When Alex Nordstrom met Brandon Maxwell, she knew right away that he would become someone significant in her life. The designer made Nordstrom's wedding dress ("and also my mom's dress and my aunt Julie's—and my entire bridal party," she said, laughing), and the two became fast friends. "We hit it off right away because Brandon is one of those people [who] when you meet him, you feel like you've known him for years. I knew how fortunate I was right when I met Brandon because he's so immensely talented, but I didn't even realize how lucky I was to have him in my life as a friend," said Nordstrom, daughter of the late Blake Nordstrom.
"A month after meeting Brandon, I found out about my dad's diagnosis and my whole world turned upside down. And just three days later, Brandon posted about his mom and her diagnosis with cancer," she explained. "This helped me feel that I was not alone. It meant the world to me to work on my dress with someone who really understands the fragility of life and the importance of family. In this time of sorrow, Brandon consistently found ways to lift me up, and that's just kind of [his] MO—he wants to lift women up, he wants to help celebrate women and empower them and enable them to take risks and go out and try to make the world a better place."
"And so I will always be grateful for Brandon for last year," she said while introducing him to the audience during their panel discussion at Nordstrom Live, our biannual, multi-day event filled with runway presentations and conversations with fashion designers, editors and stylists. "To me, he really embodies Nordstrom's values. He is extremely down to earth, extremely hardworking, champions his team like no other and always puts the customer first. I am really proud to wear Brandon Maxwell, now and any day."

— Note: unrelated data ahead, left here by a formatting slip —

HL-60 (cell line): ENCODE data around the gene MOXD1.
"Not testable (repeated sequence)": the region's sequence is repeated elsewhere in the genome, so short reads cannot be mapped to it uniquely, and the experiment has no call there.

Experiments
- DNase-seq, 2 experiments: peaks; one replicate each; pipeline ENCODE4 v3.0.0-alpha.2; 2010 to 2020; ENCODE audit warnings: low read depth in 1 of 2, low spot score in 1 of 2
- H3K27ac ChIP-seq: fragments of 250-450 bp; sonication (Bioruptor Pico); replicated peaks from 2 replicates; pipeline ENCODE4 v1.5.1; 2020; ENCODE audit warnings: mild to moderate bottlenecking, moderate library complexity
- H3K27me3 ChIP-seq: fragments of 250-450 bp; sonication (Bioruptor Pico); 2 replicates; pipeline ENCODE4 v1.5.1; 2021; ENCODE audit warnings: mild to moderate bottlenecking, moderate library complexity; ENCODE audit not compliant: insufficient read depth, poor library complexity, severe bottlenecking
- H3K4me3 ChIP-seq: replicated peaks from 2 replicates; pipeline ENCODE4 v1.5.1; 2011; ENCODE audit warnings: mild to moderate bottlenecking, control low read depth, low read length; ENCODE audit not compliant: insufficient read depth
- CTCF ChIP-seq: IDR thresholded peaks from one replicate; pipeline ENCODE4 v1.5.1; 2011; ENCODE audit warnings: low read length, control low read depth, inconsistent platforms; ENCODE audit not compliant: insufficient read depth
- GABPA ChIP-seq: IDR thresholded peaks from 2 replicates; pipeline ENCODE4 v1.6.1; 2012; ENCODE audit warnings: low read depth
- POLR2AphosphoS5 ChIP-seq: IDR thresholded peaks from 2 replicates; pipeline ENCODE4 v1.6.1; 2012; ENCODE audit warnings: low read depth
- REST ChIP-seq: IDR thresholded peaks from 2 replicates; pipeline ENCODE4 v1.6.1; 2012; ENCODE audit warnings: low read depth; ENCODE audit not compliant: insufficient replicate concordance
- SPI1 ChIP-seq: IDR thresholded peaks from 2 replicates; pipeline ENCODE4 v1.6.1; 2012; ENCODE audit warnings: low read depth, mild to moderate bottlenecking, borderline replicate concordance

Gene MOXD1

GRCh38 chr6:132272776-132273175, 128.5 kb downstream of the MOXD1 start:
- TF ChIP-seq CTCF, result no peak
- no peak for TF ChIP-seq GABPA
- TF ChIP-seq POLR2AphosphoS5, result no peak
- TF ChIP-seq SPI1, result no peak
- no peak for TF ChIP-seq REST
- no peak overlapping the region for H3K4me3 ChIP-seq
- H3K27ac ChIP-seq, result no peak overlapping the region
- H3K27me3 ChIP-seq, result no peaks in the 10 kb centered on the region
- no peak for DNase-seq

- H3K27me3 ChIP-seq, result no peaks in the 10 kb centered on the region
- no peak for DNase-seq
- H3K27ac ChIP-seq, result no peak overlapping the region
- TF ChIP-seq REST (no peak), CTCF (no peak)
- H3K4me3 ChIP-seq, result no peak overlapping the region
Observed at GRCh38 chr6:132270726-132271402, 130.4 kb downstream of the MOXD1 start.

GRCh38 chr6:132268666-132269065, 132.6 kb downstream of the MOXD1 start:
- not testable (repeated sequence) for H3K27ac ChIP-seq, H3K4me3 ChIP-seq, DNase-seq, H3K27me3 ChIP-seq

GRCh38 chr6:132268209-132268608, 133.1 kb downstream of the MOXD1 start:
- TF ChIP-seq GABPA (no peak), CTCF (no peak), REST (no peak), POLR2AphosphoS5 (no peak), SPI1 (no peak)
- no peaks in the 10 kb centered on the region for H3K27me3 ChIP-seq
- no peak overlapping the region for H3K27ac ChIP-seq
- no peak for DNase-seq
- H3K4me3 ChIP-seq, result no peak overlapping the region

"Wow, I'm sweating and crying, thank you!" said Maxwell, which was met with laughter from the audience after Nordstrom's heartfelt introduction.
Alex Nordstrom: Let's just start from the beginning about where you're from and your relationship early on with fashion.
Brandon Maxwell: I grew up in a clothing store in East Texas around the border of Louisiana—my grandmother had a store. So, I quite literally grew up under a clothing rack. And as I grew up, I was very into photography. I went to school for photography and making films, and that's how I learned to make clothes. I grew up in a very conservative area of the country, and I was quite different. It was very hard for me to feel comfortable to be out in the world at that time, sometimes just safety-wise. And so I learned at a very young age to meet with my girlfriends, and we would stay in, and I would learn how to do hair and makeup and style them and buy old clothes and cut them and refashion them, and I would do photo shoots with throwaway cameras. And that's how I learned to really kind of rework the world in the way that I thought it should look. So, I went to school for making films and photography, and then eventually I moved to being a stylist in New York for editorials and celebrities and all of that. So that's how I got started, and then one day I was like, "I'm going to start my own collection—that should be easy." Turns out it's not.
AN: What's your design process, and how has it evolved, especially as you've transitioned more from primarily eveningwear to more—especially in the most recent show—casualwear and accessories?